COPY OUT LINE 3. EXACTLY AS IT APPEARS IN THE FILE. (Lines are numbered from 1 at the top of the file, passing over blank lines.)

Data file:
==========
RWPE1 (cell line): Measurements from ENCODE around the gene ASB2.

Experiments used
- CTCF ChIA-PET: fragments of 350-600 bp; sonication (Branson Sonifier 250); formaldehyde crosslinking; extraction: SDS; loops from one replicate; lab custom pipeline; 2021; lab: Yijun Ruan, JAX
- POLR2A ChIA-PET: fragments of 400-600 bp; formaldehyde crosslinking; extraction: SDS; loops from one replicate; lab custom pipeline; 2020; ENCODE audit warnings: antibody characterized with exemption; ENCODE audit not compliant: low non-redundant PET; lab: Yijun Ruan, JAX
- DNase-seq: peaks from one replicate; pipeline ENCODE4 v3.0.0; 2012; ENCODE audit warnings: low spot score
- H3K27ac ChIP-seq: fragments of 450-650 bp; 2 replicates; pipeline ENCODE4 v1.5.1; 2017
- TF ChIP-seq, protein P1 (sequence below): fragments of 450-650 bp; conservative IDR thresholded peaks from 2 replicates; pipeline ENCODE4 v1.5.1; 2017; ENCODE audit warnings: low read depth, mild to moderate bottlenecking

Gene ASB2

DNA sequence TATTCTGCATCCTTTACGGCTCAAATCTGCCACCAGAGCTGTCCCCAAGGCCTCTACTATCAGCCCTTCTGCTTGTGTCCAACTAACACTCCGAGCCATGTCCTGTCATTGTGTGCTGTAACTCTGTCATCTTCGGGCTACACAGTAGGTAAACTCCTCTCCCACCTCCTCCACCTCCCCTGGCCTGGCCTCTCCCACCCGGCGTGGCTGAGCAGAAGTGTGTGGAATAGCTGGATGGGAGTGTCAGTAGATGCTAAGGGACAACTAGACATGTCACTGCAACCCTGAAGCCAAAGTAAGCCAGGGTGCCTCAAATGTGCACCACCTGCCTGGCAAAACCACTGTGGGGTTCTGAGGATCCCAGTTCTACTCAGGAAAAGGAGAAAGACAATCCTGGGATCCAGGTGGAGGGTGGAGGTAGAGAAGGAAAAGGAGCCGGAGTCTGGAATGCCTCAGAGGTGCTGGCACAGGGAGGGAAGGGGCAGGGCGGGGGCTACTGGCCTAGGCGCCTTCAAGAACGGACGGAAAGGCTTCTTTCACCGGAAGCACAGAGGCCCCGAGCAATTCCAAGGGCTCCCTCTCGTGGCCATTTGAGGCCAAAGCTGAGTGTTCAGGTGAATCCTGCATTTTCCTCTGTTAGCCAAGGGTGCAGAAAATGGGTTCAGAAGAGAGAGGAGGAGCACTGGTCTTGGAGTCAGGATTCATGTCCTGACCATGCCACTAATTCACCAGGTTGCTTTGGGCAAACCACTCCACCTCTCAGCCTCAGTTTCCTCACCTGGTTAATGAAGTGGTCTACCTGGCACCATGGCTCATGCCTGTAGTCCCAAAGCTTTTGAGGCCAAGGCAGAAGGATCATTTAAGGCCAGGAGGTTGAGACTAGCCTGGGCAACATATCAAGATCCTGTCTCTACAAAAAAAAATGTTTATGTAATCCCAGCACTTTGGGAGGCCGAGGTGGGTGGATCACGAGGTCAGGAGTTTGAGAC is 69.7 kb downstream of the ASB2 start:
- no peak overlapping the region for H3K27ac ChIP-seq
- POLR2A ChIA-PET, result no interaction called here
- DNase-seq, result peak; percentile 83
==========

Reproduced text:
- CTCF ChIA-PET: fragments of 350-600 bp; sonication (Branson Sonifier 250); formaldehyde crosslinking; extraction: SDS; loops from one replicate; lab custom pipeline; 2021; lab: Yijun Ruan, JAX